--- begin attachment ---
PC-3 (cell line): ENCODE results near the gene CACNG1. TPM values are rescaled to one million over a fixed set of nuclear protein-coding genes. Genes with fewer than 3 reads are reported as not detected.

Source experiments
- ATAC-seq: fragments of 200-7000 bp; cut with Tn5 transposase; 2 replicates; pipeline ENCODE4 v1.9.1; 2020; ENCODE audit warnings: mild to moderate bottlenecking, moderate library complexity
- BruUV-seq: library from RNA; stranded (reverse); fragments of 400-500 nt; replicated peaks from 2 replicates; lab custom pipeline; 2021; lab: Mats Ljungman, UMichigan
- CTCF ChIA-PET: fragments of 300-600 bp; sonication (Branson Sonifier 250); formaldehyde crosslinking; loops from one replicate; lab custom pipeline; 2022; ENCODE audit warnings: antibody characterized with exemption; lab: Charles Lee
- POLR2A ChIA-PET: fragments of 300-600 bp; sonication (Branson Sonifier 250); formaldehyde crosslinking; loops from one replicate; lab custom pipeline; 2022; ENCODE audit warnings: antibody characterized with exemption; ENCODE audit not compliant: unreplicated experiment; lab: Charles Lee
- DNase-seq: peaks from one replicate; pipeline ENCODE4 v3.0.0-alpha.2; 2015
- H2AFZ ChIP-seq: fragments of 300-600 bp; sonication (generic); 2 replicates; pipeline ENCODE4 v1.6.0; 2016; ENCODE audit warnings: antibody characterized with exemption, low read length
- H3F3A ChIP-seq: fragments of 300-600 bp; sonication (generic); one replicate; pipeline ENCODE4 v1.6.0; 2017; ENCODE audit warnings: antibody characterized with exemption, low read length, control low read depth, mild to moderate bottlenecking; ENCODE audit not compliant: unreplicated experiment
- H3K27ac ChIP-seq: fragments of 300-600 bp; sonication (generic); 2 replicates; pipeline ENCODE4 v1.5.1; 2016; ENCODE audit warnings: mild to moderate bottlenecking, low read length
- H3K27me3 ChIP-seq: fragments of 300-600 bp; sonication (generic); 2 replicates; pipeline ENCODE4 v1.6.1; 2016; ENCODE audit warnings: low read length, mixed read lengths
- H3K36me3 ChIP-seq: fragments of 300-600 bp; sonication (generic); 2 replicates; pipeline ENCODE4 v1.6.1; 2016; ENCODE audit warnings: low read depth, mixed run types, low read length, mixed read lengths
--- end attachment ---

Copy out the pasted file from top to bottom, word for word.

PC-3 (cell line): ENCODE results near the gene CACNG1. TPM values are rescaled to one million over a fixed set of nuclear protein-coding genes. Genes with fewer than 3 reads are reported as not detected.

Source experiments
- ATAC-seq: fragments of 200-7000 bp; cut with Tn5 transposase; 2 replicates; pipeline ENCODE4 v1.9.1; 2020; ENCODE audit warnings: mild to moderate bottlenecking, moderate library complexity
- BruUV-seq: library from RNA; stranded (reverse); fragments of 400-500 nt; replicated peaks from 2 replicates; lab custom pipeline; 2021; lab: Mats Ljungman, UMichigan
- CTCF ChIA-PET: fragments of 300-600 bp; sonication (Branson Sonifier 250); formaldehyde crosslinking; loops from one replicate; lab custom pipeline; 2022; ENCODE audit warnings: antibody characterized with exemption; lab: Charles Lee
- POLR2A ChIA-PET: fragments of 300-600 bp; sonication (Branson Sonifier 250); formaldehyde crosslinking; loops from one replicate; lab custom pipeline; 2022; ENCODE audit warnings: antibody characterized with exemption; ENCODE audit not compliant: unreplicated experiment; lab: Charles Lee
- DNase-seq: peaks from one replicate; pipeline ENCODE4 v3.0.0-alpha.2; 2015
- H2AFZ ChIP-seq: fragments of 300-600 bp; sonication (generic); 2 replicates; pipeline ENCODE4 v1.6.0; 2016; ENCODE audit warnings: antibody characterized with exemption, low read length
- H3F3A ChIP-seq: fragments of 300-600 bp; sonication (generic); one replicate; pipeline ENCODE4 v1.6.0; 2017; ENCODE audit warnings: antibody characterized with exemption, low read length, control low read depth, mild to moderate bottlenecking; ENCODE audit not compliant: unreplicated experiment
- H3K27ac ChIP-seq: fragments of 300-600 bp; sonication (generic); 2 replicates; pipeline ENCODE4 v1.5.1; 2016; ENCODE audit warnings: mild to moderate bottlenecking, low read length
- H3K27me3 ChIP-seq: fragments of 300-600 bp; sonication (generic); 2 replicates; pipeline ENCODE4 v1.6.1; 2016; ENCODE audit warnings: low read length, mixed read lengths
- H3K36me3 ChIP-seq: fragments of 300-600 bp; sonication (generic); 2 replicates; pipeline ENCODE4 v1.6.1; 2016; ENCODE audit warnings: low read depth, mixed run types, low read length, mixed read lengths